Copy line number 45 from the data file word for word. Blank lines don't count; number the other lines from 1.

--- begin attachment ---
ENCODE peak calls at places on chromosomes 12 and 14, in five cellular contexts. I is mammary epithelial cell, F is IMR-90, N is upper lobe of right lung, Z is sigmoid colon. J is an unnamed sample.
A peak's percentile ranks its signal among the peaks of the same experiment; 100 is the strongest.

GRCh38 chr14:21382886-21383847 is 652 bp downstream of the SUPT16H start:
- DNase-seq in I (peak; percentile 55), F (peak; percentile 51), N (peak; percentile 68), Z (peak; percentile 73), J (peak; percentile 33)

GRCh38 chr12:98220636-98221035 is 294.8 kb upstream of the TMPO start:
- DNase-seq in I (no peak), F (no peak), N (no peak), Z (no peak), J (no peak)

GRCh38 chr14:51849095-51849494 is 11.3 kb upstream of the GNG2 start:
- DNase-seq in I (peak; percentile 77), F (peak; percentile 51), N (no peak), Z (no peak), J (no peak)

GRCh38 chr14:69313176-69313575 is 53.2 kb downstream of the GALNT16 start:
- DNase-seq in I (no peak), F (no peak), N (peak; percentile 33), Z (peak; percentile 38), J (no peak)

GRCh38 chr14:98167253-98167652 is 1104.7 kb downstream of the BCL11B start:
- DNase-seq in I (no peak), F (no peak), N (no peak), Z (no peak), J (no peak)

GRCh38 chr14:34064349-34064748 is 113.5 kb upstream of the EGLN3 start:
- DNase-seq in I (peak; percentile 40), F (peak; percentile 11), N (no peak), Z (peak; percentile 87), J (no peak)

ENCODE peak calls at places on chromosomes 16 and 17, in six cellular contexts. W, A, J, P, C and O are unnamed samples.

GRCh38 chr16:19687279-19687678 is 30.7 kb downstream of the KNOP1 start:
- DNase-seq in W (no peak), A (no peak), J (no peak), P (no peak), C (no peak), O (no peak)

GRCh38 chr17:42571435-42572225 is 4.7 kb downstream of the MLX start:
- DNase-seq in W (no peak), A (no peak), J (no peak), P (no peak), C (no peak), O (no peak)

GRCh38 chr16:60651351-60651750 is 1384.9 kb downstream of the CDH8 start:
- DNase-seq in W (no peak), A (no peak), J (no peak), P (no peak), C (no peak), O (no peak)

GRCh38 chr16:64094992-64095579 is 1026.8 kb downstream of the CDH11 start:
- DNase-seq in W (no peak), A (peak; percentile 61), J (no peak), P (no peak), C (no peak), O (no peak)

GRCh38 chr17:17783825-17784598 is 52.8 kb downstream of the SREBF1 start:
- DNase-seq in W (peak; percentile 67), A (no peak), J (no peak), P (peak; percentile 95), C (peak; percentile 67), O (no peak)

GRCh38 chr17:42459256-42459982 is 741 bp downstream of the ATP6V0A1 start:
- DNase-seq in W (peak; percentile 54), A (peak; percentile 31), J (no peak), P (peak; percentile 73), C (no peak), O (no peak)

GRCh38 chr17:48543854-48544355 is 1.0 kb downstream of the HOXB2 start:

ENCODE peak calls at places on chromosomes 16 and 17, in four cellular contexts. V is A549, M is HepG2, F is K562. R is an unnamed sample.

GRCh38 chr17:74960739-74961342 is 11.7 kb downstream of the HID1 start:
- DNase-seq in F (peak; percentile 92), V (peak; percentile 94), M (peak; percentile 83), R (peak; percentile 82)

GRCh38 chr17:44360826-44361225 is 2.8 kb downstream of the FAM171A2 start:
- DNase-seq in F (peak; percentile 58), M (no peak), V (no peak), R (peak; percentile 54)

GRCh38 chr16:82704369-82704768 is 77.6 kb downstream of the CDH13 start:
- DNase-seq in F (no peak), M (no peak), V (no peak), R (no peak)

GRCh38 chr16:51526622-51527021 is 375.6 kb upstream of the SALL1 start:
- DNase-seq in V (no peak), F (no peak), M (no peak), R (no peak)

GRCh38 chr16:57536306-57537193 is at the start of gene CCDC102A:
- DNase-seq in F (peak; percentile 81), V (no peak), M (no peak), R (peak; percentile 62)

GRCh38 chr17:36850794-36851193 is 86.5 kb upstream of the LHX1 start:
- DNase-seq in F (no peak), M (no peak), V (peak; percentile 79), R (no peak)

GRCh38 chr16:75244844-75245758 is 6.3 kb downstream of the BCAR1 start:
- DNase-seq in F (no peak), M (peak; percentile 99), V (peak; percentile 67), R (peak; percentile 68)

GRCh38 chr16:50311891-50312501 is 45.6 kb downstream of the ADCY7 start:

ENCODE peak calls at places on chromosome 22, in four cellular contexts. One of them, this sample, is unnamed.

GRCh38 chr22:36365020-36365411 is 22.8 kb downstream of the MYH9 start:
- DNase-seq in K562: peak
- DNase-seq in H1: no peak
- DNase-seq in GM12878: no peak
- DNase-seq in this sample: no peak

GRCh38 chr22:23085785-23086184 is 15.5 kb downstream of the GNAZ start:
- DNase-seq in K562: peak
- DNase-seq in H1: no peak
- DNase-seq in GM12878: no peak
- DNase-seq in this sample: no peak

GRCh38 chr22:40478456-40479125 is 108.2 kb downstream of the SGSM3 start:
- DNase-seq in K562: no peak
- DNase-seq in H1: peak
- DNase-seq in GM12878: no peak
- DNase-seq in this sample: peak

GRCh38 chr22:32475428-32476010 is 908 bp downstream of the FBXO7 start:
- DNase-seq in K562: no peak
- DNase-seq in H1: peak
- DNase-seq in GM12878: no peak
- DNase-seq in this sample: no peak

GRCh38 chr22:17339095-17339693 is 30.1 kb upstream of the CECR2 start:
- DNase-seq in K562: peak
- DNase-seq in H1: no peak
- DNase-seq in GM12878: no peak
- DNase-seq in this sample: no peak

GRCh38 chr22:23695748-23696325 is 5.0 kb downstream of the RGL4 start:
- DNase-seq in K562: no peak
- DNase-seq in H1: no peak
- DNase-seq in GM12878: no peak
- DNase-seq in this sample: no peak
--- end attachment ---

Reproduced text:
ENCODE peak calls at places on chromosome 22, in four cellular contexts. One of them, this sample, is unnamed.